JB: Yes, you’re going to see more. The way I like to keep it balanced is…the big advantage that I have for The Dresden Files is that I’ve always planned for there to be an end to the story. So I know what the end is going to be like, and what I’m going to need him to be able to do, to do the big stuff at the end. So I’ve been able to sort of scale him up appropriately as I go along. Plus, he’s been scaling up into new and better villains. A higher quality of asshole for him to go up against. So that’s what we’ve been doing all along. So that sort of makes it easy, when you know what your end target is, that makes it a lot simpler, to get it done that way. I’m planning on twenty, maybe twenty-one of the casebooks like we’ve had so far; and then there’s going to be a big ol’ apocalyptic trilogy at the end. And we’ve still got all kinds of fun stuff to do, that I’ve been looking forward to for fifteen years. It’s occasionally maddening. But yeah – we’ve still got professional wrestling, and dragons, and kaiju and all kinds of cool stuff ahead of us.

ESW: Of course – as you would have! Now, are the Maggie books going to start coming out before all of that goes through, or are you working in tandem on those?

JB: Hopefully I’ll be working in tandem. I’m going to be writing them along with my sister, who has had six children of her own and knows the child interaction thing better than I do. I only have the one, so there was no cross-conflict going on there. Hopefully that will be something we can write. She’ll be able to come up and visit for three weeks, and we’ll work on the thing together and just get it done. Because the advantage of writing a young adult book is you can write it a lot shorter. It’s only about a quarter of a full length novel. Which makes it a project I can do on a fairly rapid basis. So that will be fun, doing it like that.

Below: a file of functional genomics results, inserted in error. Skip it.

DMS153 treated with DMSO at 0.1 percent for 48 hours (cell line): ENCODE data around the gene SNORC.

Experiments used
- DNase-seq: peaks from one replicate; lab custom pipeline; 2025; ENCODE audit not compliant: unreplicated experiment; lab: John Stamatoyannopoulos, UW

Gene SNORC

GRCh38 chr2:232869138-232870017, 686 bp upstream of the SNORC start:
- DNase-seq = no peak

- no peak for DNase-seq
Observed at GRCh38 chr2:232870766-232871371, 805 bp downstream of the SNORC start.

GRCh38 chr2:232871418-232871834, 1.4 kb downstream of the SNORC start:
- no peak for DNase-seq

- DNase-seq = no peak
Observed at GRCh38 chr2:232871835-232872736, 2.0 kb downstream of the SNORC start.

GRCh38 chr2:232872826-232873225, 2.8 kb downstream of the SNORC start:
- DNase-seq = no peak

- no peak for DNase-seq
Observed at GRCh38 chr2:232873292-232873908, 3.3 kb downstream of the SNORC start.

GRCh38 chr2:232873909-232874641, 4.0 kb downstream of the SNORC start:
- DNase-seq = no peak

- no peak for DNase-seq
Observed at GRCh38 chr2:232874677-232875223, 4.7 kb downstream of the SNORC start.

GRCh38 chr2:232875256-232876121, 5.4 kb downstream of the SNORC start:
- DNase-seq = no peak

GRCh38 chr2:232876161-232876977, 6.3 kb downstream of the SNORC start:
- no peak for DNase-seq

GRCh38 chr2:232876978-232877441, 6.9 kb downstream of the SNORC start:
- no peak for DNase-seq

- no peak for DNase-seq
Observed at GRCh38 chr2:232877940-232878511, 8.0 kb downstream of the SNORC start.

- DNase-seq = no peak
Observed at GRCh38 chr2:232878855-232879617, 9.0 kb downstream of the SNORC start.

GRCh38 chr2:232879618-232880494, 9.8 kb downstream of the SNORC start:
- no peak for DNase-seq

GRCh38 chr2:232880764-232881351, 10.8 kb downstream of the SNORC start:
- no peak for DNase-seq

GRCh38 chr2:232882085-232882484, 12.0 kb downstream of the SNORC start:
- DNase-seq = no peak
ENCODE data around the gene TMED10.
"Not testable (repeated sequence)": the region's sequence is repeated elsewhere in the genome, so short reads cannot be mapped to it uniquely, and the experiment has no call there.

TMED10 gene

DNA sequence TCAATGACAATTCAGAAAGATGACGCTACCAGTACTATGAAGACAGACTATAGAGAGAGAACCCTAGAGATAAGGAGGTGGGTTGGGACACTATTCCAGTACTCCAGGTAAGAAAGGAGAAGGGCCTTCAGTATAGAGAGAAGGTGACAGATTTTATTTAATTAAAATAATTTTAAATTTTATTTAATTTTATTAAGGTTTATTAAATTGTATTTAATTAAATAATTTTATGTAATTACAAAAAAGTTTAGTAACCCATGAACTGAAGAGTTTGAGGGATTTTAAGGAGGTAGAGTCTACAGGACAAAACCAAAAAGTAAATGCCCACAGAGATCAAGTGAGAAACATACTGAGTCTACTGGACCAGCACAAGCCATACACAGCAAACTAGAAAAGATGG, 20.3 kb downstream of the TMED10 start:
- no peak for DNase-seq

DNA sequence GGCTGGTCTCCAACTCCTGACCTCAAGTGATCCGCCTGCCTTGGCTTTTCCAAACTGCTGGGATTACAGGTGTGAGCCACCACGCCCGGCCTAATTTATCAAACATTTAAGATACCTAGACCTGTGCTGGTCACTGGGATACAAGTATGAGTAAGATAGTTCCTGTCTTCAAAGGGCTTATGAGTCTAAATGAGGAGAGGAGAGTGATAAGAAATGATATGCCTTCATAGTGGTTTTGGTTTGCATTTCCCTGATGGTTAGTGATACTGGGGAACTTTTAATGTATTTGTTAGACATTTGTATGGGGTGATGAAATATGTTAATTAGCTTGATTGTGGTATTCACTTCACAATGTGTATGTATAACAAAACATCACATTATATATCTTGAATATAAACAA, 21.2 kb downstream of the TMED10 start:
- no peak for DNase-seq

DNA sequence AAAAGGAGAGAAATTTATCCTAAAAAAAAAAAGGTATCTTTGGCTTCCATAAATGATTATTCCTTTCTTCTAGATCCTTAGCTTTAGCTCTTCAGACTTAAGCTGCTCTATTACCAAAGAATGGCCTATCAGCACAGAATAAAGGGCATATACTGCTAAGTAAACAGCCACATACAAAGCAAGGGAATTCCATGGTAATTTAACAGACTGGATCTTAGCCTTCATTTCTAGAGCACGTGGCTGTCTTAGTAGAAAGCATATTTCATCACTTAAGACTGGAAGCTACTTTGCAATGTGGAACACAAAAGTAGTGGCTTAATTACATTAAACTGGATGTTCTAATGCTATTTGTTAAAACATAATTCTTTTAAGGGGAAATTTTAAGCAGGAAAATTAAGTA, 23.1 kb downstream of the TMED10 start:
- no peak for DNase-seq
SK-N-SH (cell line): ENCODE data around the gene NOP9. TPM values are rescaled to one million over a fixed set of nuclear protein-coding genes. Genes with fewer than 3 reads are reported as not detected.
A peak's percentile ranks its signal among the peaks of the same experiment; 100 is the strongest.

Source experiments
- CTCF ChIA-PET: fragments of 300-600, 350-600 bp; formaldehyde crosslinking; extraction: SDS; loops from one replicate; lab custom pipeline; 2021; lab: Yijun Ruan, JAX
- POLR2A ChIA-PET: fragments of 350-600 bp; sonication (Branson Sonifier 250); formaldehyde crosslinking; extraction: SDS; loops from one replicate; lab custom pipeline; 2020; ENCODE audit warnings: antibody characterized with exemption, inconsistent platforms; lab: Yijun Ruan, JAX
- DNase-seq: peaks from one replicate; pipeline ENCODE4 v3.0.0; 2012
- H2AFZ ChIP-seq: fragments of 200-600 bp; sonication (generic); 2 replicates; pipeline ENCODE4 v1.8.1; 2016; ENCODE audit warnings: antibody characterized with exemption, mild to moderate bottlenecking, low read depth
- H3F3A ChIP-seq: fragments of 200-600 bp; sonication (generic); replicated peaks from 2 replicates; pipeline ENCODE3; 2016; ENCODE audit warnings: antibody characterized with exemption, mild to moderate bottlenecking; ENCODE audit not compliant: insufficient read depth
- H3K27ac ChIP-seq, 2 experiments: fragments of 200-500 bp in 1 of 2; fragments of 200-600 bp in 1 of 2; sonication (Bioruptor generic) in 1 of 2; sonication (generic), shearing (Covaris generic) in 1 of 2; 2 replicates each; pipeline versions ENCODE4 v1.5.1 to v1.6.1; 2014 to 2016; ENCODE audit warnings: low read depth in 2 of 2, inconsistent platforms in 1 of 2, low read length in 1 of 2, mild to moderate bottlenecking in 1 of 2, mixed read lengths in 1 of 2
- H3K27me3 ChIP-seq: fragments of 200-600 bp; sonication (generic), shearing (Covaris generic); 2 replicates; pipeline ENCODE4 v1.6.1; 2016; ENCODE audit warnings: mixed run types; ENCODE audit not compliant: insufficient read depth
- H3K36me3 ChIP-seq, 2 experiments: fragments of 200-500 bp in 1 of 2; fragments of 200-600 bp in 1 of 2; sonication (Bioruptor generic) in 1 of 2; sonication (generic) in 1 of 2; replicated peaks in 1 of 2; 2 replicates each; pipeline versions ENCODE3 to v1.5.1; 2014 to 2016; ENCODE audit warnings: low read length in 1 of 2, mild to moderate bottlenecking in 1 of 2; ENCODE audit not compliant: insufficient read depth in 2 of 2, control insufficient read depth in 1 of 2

ESW: Excellent. Speaking of other projects, we’ve got at least three short stories I’ve heard about. There’s a book, Shadowed Souls, that’s coming out, and there will be a Dresden story in that. Is it the Butters one, or the Molly one?

JB: Shadowed Souls is an anthology of short stories. I actually edited the anthology alongside Kerrie L. Hughes. We put that together, and it’s a bunch of different authors throwing in characters from their series’ and so on. So it will be a really good sampler for, “If you like this author, you might enjoy something by this author.” So you can read it and see. That’s got the Molly story – Molly’s first mission as The Winter Lady. And you get to find out what her job actually is; and it’s not nice, what she’s gotta do.

ESW: Right, because she can’t tell Harry about everything, so we don’t get as much of that, and I would love to see it.